Fig. 8. The NEPs comparison of nanobolometers, explanation in text.


6. THz radiation image production with sub-diffraction resolution. Described above high sensitive nanobolometer-sensors can be employed in arrays for production of THz radiation image with high definition. Such possibility is very important for THz range where the diffraction diffusion is considerable. One of methods of such procedure is proposed in the laboratory of authors [18]. The method is based on the image scanning using two-dimensional receiving element array when array and image move circularly in common plane relatively each other (rotating or not rotating) with small eccentricity between their centers. The reconstructed image can be obtained by means of the processing the obtained series of scanned images. One of important requirements for obtaining image of high definition is utmost high NEP of nanobolometer-sensor. The results of method application are demonstrated briefly at the Fig. 9. In more details the procedure is described in [18].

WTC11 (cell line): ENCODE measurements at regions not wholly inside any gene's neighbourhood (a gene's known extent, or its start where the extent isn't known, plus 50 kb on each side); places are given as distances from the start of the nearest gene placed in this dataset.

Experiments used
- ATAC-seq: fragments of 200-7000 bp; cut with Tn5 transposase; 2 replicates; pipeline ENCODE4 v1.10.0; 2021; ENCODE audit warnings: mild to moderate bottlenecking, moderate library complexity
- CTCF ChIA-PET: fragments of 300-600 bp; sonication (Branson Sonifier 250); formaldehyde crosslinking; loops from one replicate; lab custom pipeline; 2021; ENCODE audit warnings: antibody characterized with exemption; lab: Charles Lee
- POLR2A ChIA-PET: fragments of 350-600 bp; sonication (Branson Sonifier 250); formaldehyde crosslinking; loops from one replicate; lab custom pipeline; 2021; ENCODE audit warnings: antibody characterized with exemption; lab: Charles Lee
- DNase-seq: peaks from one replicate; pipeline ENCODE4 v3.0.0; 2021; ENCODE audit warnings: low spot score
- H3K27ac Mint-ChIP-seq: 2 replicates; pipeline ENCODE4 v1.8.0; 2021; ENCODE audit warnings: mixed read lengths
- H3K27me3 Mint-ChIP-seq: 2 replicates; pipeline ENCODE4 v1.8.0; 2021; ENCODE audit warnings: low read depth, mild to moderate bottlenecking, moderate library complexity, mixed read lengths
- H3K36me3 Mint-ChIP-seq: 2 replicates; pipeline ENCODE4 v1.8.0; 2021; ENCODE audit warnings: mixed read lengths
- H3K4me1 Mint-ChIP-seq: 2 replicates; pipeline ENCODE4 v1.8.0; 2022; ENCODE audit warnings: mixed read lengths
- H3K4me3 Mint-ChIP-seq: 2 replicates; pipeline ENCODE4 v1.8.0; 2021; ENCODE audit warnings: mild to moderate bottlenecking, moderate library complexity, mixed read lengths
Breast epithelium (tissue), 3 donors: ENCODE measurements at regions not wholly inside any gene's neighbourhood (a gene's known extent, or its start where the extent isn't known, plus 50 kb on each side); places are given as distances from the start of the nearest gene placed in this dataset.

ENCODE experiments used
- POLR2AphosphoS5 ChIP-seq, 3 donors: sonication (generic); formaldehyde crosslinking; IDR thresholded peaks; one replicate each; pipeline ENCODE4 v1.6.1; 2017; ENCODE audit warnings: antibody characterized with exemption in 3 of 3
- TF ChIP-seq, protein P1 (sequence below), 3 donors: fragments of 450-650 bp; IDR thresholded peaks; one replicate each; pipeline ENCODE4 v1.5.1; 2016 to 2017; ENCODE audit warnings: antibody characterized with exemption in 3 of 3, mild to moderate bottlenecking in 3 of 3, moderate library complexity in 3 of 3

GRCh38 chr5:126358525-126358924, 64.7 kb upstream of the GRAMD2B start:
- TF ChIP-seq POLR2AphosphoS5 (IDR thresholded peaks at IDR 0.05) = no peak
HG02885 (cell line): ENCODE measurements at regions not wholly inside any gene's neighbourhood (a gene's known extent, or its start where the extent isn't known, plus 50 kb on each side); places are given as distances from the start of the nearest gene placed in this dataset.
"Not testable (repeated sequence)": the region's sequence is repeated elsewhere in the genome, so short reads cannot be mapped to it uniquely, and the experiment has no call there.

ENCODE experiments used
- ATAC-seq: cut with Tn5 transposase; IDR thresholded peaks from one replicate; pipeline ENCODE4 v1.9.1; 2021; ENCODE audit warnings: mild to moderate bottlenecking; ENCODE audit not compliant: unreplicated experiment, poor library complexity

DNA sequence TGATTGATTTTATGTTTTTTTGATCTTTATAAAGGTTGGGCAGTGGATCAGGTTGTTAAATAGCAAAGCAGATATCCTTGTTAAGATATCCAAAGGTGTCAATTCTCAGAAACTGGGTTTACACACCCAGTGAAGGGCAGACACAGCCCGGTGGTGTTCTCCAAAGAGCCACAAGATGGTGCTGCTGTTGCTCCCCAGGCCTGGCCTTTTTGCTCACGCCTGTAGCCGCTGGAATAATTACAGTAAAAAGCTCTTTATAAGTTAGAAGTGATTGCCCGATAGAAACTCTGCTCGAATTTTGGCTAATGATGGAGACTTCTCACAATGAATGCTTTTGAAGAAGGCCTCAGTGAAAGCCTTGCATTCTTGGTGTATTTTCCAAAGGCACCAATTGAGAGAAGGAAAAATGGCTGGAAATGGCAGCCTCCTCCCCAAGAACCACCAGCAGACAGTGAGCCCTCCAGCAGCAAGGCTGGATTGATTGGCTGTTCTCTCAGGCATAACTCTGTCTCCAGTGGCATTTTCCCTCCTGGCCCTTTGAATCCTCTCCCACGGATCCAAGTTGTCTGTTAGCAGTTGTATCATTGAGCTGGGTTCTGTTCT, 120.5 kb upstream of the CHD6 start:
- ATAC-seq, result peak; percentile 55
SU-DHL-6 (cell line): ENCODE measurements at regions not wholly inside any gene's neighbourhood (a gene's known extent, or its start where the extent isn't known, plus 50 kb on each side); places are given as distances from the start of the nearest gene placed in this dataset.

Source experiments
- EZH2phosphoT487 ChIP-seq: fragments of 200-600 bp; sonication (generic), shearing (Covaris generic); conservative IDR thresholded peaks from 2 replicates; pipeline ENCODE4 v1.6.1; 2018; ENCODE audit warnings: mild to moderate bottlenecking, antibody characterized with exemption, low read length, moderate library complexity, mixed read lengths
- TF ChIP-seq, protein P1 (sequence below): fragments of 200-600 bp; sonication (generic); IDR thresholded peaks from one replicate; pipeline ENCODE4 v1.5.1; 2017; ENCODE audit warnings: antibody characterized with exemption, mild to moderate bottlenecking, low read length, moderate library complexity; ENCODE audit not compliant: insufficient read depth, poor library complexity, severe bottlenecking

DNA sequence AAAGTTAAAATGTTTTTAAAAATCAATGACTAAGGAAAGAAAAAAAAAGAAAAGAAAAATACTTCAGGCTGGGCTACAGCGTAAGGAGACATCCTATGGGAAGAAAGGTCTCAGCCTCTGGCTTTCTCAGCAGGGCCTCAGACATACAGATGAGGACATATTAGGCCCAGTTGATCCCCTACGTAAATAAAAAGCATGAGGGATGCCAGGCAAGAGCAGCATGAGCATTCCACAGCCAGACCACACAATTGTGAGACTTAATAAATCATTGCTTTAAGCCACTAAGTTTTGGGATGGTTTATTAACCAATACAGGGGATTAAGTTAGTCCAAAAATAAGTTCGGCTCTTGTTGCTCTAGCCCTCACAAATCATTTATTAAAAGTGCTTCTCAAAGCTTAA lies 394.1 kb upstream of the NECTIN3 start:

Fig. 9. The illustration of the method: (a) the image obtained at a telescope with high definition and used as comparative one, (b) one of scanned images of the same observed object obtained at a telescope with high diffraction diffusion, (c) the reconstructed image.


7. Conclusion. On the basis of performed consideration the following conclusions are made. (1) Hot-electron nanobolometers with combined radiation absorber and transition edge sensor (TES), the latter fulfill the electron temperature measurement function, are most promising for the achievement of utmost high sensitivity as opposed to bolometers which radiation absorbers made as suspended on membranes and TESs are membrane temperature sensors. (2) Dimensions of TES have to be small to the limit thickness down to tens of nanometer, transverse dimensions down to 1 × 0.1 μm2 and operating temperature has to be super low down to 30 - 40 mK. The networks of immersion lens, planar antenna, microstrip and coplanar lines with nanobolometers coupled into them have to be used to match THz radiation power transfer to so small nanobolometers. Such nanobolometers and arrays of them are needed in the first place for the space astronomical applications where the cosmic background noise is of order of 10-20 W/Hz1/2 and less related to one nanobolometer. The electron-beam lithography technology is needed for fabrication of nanobolometer absorbers-sensors with mentioned above dimensions. The array structures of receiving elements with such nanobolometers are proposed. It is reasonably to be guided to such hot-electron nanobolometers and arrays of them in case of applications demanding the moderate sensitivity (≥ 10-18 W/Hz1/2). In this case they have to have dimensions of order of 10 × 1 μm2 and not too super low temperature (~ 0.3 K).